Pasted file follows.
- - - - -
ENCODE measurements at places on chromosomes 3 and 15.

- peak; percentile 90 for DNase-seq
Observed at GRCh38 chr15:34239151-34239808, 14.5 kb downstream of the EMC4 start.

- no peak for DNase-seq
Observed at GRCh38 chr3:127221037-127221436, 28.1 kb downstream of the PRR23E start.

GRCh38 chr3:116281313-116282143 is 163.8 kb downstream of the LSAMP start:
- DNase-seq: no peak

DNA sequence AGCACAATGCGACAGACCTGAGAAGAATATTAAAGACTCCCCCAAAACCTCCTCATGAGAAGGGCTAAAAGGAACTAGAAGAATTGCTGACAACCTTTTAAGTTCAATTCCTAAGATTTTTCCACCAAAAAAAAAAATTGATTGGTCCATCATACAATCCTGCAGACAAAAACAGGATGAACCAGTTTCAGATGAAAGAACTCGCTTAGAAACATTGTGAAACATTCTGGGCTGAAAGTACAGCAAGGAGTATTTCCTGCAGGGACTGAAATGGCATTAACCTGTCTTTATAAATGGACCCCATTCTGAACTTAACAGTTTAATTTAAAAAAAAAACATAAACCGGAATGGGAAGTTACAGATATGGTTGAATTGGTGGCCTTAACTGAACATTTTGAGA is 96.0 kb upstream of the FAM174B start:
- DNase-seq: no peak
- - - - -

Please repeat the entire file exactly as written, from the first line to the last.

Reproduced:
ENCODE measurements at places on chromosomes 3 and 15.

- peak; percentile 90 for DNase-seq
Observed at GRCh38 chr15:34239151-34239808, 14.5 kb downstream of the EMC4 start.

- no peak for DNase-seq
Observed at GRCh38 chr3:127221037-127221436, 28.1 kb downstream of the PRR23E start.

GRCh38 chr3:116281313-116282143 is 163.8 kb downstream of the LSAMP start:
- DNase-seq: no peak

DNA sequence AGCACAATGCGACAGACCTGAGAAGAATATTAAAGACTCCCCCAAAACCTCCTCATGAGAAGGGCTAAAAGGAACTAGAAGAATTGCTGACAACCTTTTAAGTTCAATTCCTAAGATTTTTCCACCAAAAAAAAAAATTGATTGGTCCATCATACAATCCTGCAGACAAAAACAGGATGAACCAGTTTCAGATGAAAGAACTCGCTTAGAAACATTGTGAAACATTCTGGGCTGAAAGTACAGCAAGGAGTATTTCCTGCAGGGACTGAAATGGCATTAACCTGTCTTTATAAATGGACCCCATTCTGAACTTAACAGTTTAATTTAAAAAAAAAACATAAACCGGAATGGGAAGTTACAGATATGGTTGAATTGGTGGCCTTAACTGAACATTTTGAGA is 96.0 kb upstream of the FAM174B start:
- DNase-seq: no peak